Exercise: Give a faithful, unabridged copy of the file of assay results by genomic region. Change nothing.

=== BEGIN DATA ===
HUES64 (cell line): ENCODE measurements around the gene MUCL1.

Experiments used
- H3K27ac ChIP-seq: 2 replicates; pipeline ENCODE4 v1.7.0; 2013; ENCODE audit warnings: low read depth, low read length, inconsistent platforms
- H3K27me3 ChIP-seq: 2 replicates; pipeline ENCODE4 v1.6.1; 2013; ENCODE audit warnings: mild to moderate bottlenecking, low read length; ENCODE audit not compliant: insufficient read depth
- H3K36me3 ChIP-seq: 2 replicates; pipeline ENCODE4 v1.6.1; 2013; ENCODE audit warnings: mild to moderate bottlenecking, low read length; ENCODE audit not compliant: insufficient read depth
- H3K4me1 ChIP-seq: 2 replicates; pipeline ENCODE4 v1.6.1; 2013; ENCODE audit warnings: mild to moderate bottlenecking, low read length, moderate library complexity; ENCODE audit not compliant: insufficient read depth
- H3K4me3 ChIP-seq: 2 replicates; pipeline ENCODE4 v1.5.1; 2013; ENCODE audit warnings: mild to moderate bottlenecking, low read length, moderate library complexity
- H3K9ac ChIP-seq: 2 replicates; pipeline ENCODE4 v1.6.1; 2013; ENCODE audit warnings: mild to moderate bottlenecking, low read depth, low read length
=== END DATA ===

HUES64 (cell line): ENCODE measurements around the gene MUCL1.

Experiments used
- H3K27ac ChIP-seq: 2 replicates; pipeline ENCODE4 v1.7.0; 2013; ENCODE audit warnings: low read depth, low read length, inconsistent platforms
- H3K27me3 ChIP-seq: 2 replicates; pipeline ENCODE4 v1.6.1; 2013; ENCODE audit warnings: mild to moderate bottlenecking, low read length; ENCODE audit not compliant: insufficient read depth
- H3K36me3 ChIP-seq: 2 replicates; pipeline ENCODE4 v1.6.1; 2013; ENCODE audit warnings: mild to moderate bottlenecking, low read length; ENCODE audit not compliant: insufficient read depth
- H3K4me1 ChIP-seq: 2 replicates; pipeline ENCODE4 v1.6.1; 2013; ENCODE audit warnings: mild to moderate bottlenecking, low read length, moderate library complexity; ENCODE audit not compliant: insufficient read depth
- H3K4me3 ChIP-seq: 2 replicates; pipeline ENCODE4 v1.5.1; 2013; ENCODE audit warnings: mild to moderate bottlenecking, low read length, moderate library complexity
- H3K9ac ChIP-seq: 2 replicates; pipeline ENCODE4 v1.6.1; 2013; ENCODE audit warnings: mild to moderate bottlenecking, low read depth, low read length